Ducks: Offensive Struggles Will Continue for Anaheim

The Anaheim Ducks haven’t seen the post-season since 2018 and would love a chance to shake off some rust going into the 2020-2021 season.

The new year presumably gets underway January 1 and the Ducks have their work cut out for them.

Offence has long been an issue and there’s no reason to think the new season will bear new fruit. There are fresh faces, like defenceman Kevin Shattenkirk, but the departure of offensive talents like Ondrej Kase and Nick Ritchie will sting.

Anyone who has watched Anaheim for any extended period of time knows that shot volume is a struggle. The Ducks finished 27th overall in shots on goal per game last season, averaging just 29.7. They allowed 32.1 against per game, which lent itself to a 25th overall shot attempts differential.

Kase, now a member of the Boston Bruins, led the Ducks in shot attempts differential with a plus-118.

So, where will the shots come from?

Anaheim is hoping to push the next stage of their youth movement, with 22-year-old Max Jones, 22-year-old Sam Steel, and 23-year-old Troy Terry all expected to take a leap. Each played at least 47 games last season, but none of them scored more than 22 points. More time and responsibility could lead to more production.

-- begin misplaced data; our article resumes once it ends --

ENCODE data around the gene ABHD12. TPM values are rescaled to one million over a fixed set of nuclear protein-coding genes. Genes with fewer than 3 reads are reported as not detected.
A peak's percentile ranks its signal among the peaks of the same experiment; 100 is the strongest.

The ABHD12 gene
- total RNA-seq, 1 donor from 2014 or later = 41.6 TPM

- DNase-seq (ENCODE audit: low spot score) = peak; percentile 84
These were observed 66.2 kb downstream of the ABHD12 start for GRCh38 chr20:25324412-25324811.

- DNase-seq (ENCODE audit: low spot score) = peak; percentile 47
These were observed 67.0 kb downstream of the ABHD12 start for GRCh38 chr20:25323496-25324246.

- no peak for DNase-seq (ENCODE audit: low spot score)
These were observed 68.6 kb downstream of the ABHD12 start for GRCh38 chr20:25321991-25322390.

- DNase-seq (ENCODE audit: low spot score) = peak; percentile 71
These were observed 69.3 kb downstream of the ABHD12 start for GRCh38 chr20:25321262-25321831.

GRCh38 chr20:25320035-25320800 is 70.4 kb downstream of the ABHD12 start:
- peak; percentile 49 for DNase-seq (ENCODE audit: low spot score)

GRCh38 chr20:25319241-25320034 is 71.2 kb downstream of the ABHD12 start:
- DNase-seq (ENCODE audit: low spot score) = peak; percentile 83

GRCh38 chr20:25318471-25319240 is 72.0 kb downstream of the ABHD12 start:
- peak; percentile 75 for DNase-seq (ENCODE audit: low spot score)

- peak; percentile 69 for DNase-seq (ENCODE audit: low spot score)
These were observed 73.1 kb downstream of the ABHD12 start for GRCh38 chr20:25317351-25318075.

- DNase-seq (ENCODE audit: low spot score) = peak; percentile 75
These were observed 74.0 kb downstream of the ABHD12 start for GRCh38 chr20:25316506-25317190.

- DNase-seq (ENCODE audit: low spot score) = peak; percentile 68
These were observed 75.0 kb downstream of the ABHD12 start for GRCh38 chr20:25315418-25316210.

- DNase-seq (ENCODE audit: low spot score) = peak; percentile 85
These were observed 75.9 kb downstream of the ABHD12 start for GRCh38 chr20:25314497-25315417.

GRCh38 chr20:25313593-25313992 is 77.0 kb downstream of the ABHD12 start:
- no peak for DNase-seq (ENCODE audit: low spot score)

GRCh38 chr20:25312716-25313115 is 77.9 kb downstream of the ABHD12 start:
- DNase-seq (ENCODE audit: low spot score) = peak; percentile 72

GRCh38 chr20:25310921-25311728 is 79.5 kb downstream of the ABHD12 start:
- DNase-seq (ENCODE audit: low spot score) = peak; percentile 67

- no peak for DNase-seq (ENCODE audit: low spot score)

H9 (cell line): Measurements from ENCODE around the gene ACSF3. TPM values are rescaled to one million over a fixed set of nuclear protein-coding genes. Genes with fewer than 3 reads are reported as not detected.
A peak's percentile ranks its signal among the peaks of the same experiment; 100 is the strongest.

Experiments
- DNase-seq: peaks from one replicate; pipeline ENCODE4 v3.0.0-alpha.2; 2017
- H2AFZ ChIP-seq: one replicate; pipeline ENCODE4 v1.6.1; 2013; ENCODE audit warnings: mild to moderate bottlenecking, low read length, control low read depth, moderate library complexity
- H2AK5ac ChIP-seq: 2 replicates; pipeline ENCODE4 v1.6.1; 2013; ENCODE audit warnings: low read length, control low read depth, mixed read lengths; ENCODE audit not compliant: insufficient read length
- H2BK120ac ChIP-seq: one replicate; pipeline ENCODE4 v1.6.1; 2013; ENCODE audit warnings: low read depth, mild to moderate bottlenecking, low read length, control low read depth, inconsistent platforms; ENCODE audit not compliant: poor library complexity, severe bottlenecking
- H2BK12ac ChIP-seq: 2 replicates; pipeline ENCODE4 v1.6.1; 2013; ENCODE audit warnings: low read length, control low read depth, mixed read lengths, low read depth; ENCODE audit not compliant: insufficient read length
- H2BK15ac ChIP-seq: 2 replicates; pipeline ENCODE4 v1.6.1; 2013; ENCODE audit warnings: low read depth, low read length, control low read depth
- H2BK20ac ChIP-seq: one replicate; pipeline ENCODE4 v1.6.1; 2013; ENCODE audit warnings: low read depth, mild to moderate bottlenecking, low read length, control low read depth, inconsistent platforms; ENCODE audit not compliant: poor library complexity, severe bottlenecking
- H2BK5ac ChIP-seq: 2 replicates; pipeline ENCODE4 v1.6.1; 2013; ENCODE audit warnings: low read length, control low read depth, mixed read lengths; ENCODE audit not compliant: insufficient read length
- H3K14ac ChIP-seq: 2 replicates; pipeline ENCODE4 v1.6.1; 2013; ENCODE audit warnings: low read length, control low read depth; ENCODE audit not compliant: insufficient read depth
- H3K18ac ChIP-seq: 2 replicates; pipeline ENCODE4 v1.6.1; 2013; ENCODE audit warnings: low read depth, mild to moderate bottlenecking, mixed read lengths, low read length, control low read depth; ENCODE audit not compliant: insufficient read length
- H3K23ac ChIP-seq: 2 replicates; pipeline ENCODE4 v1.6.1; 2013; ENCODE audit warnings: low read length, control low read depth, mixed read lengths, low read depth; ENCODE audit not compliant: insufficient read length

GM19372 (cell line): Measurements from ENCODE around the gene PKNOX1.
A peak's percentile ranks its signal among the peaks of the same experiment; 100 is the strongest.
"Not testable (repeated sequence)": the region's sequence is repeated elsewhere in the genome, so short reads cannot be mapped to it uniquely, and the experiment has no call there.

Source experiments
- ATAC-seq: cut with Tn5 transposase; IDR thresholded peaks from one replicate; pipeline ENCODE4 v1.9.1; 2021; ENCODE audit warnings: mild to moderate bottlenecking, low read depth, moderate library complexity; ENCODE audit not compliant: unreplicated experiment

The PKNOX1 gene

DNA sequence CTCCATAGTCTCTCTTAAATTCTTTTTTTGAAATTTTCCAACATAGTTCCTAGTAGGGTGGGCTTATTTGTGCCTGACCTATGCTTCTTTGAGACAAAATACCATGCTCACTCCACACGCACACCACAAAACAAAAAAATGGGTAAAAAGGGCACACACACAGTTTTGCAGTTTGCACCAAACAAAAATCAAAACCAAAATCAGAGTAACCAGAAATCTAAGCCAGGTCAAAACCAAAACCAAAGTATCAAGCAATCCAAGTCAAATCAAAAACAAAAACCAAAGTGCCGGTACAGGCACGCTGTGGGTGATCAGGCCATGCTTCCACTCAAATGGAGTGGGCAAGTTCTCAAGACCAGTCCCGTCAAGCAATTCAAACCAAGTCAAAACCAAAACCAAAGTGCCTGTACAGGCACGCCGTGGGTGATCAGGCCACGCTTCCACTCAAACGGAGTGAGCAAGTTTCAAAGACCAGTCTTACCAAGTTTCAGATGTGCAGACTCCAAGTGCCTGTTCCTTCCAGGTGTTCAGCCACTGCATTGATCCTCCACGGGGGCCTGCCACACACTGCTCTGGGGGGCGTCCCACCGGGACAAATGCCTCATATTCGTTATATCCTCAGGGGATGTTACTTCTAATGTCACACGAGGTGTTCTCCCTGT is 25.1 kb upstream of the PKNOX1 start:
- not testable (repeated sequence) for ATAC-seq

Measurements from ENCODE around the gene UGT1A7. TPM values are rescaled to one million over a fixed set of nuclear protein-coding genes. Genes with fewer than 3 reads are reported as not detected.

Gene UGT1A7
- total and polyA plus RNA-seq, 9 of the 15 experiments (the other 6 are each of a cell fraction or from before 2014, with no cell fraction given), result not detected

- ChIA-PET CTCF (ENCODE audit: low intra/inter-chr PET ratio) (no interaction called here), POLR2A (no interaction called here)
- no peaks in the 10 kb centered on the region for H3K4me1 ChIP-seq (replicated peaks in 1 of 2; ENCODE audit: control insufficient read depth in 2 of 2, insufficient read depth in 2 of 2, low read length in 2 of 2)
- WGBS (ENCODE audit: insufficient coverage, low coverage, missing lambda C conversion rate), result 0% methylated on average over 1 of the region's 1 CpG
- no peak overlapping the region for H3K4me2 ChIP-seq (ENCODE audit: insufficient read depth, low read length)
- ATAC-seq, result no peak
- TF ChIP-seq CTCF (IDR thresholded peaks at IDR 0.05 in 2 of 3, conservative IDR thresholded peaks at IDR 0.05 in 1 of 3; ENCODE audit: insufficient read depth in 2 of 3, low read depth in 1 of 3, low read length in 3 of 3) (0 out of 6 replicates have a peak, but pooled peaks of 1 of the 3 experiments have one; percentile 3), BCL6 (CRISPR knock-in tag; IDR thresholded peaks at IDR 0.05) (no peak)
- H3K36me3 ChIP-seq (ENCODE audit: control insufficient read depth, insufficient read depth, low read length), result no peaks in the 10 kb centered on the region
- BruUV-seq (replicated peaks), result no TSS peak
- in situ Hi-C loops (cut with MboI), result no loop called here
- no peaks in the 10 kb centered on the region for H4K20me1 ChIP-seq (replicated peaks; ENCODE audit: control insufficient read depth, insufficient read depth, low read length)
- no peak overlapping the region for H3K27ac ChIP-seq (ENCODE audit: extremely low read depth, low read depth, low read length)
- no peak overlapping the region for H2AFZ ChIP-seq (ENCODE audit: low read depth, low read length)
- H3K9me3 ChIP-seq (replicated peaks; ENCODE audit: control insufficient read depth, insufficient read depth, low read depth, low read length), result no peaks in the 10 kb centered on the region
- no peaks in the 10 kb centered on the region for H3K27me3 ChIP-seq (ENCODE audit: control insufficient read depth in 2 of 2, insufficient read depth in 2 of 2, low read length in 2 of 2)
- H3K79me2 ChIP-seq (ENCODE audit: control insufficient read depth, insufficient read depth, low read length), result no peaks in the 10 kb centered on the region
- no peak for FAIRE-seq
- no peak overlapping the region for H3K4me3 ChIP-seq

“I thought we went through the necessary process last year of making sure that certain young players got their reps,” said head coach Dallas Eakins. “They were very necessary reps. There was a learning curve to that. I think they’re all going to be better for it. Now we move into the part of the process where the ice time and all those types of things are going to be earned.”

Eakins will have to assess some of the newer hires. Forwards Danton Heinen, David Backes, and Sonny Milano were all brought in prior to the trade deadline but the coronavirus pandemic limited their exposure. The Ducks did not make it to the bubble, finishing with the third-worst points percentage in the Western Conference last season.

That’s going to happen when you finish 29th overall in scoring. Anaheim averaged just 2.56 goals per game last season, but it was a step up from their last-place finish the year prior. Only Adam Henrique and Jakob Silfverberg scored at least 20 goals.

The Ducks will not outscore many teams. But at least they know what their problems are. Fixing an appalling power play (and penalty kill) is on the list and the Stanley Cup-winning Shattenkirk could help along those lines.

Still, it’s hard to shake the idea that these Ducks will be in tough when the puck drops to start the new year.

Image: NHL

Published by Dr. Pucksworth

Doctor of Puckanomics.

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